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The plant must be eradicated from the land and the land must be kept free of the plant. Landholders are legally required to control or treat mesquite across all mainland states and the Northern Territory.
Why Is It Bad?:
Is regarded as one of the worst weeds in Australia because of it's invasiveness, potential for spread and economic and environmental impacts. It forms such dense thickets and large thorns that it prevents stock accessing watering holes and makes musteirng difficult. It reduces pastoral country by taking over grasslands and using valuable water resources. Mesquite also causes damage to animal hooves and vehicle tyres from thorns, and the poisoning of livestock which consume excessive amounts of seed pods.
To view a Youtube video about Mesquite, copy and paste this link into the address bar: http://www.youtube.com/watch?v=3KVbGglSx94
Mesquite species come in a range of shapes and sizes, they can be multi-stemmed shrubby bushes or single stemmed trees with a spreading canopy, growing from 3 to 15m tall. Branches have a characteristic zig zag structure. Leaves are fern like. They occur at each point where the branch changes direction (the zig-zag) in groups of one to three pairs, often with one or two thorns.
Greenish cream-yellow flowers are arranged on a cylindrcal-shaped spike which resembles a 'lambs tail', 50 - 80 mm in length.
The seed pod (up to 200mm long) is straight or slightly curved with only very slight constrictions between the seeds.
The tap root is large and much branched and generally grows to a depth of 20m.
The new approach to controlling mesquite involves integrating all control methods together with grazing management systems to minimise impacts over the long term. Integration involves chemical control, mechanical control, fire, grazing control and biological control.
The basal bark and cut stump techniques used with an appropriate registered herbicide are effective on mature trees. Basal bark treatment (spraying around the entire stem up to 750mm from the ground) should be used during the growing season (approximately October to April, depending on species and location.) The cut stump method of applying a herbicide directly onto a horizontally cut stump is effective year round. Seedlings can be controlled by spraying foliar herbicide over the entire plant. This is effective for dealing with actively growing, dense stands of mesquite up to 1.5m tall.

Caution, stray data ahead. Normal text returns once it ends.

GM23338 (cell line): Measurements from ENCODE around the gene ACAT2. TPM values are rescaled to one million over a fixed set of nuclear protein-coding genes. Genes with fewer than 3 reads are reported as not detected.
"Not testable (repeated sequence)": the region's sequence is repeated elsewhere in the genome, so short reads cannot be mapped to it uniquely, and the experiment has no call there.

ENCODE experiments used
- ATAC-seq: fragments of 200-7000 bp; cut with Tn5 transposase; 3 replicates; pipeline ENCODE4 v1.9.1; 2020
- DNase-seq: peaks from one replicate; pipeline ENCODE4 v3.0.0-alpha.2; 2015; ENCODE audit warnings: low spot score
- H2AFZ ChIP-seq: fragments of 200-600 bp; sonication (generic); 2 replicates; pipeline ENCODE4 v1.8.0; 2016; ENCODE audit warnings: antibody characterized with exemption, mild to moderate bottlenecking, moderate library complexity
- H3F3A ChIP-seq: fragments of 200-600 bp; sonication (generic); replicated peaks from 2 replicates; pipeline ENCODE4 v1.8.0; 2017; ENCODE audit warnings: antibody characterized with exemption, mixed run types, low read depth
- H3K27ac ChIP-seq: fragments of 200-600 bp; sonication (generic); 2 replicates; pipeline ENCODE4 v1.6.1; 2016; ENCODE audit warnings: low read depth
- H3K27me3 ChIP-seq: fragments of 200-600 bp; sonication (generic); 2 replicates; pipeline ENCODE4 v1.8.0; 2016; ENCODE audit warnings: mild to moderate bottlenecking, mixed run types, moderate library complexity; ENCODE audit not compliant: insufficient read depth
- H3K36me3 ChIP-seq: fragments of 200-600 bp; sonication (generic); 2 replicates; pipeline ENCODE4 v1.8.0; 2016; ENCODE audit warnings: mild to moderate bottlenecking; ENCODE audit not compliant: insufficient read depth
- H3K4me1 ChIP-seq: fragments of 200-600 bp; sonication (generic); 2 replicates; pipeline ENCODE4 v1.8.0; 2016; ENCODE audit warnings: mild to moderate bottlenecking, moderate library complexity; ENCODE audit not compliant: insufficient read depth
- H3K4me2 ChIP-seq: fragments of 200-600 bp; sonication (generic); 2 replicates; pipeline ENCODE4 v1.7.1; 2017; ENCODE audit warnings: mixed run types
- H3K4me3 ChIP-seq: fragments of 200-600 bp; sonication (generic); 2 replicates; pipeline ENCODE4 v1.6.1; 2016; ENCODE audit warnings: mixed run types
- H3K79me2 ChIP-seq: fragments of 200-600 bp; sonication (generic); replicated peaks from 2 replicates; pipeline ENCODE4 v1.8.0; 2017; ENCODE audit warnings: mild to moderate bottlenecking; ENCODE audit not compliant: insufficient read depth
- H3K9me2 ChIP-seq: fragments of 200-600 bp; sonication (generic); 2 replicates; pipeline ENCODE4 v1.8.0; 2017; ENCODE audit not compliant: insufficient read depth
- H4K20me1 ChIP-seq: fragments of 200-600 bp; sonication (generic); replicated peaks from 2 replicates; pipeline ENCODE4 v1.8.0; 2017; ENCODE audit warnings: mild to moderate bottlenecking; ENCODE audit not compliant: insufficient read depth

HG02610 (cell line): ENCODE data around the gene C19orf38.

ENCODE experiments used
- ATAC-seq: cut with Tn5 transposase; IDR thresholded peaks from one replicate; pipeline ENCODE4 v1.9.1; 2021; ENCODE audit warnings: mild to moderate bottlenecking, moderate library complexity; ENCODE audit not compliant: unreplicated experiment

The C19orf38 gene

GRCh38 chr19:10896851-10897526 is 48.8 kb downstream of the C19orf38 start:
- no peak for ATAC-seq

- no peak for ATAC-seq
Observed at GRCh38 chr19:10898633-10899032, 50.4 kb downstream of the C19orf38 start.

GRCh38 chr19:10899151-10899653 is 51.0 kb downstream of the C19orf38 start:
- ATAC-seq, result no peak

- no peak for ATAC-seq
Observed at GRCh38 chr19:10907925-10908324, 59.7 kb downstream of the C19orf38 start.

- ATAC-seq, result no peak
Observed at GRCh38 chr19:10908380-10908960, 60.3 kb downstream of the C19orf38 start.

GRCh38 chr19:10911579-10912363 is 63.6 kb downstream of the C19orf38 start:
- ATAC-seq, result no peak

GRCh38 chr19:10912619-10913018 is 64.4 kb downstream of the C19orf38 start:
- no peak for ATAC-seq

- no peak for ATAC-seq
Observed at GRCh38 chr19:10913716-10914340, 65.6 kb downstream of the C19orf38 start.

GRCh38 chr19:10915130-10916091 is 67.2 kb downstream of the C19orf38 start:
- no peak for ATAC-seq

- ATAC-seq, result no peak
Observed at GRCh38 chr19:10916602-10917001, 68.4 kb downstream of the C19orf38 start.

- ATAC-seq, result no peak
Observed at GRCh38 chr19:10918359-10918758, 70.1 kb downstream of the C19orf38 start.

Fire can give good control particularly after mechanical control such as chaining, which can provide enough fuel for it to burn. Fire can reduce seed production by removing vegetation and killing seed lying on the ground surface
Slashing & Cutting:
Two insect species from Argentina have been released since a biological control program was iniated by CSIRO Entomology in 1994. A leaf tying moth (Evippe sp.#1) that causes defoliation and a leaf sucking bug (Prosopidopsylla flava) that causes dieback were released in 1998. The first species has established itself and is having an impact on mesquite, particularly in the Pilbara region. The second species is doubtful that it will establish itself.
Grazing management is an important part of the integrated approach to mesquite control for three reasons:
* Cattle are mainly responsible for the spread of seeds and therefore infestations.
* Grazing may need to be reduced before burning in order to allow the build-up of sufficient fuel.
*Grazing should be discouraged after any control efforts, to encourage growth in perennial grasses and help reduce mesquite seedling germination and establishment. Preventing stock during seed drop will reduce the spread and density of mesquite. Stock should be quarantined before being transported to unaffected areas.
Cultivation & Scalping:
Mechanical control techniques, such as blade ploughing, grubbing and chaining are aimed at removing as much of the root system as possible to prevent the tree reshooting. Mechanical control has varying levels of success depending on size and species of plant, but the plant will die if the roots can be removed to a depth of 300mm. Blade ploughing is considered to be the most cost effective form of mechanical control. Mechanical control can assist in the germination and growth of pasture grasses, especially if the area is reseeded following blade ploughing. But mesquite seedling germination will also occur, requiring follow up control. Grubber attachments on bulldozers gained best results in late autumn and winter in a normal wet season year. Chain pulling is the cheapest method buth the least effective.
Preventing the spread of mesqite is the most cost effective management strategy. Quarantining stock before movement into unifested areas is an important way of preventing further spread. Ongoing follow up control is required because there will be large numbers of mesquite seeds remaining in the soil that can survive for many years. In the past, when mesquite control has not been followed up, it has rapidly returned.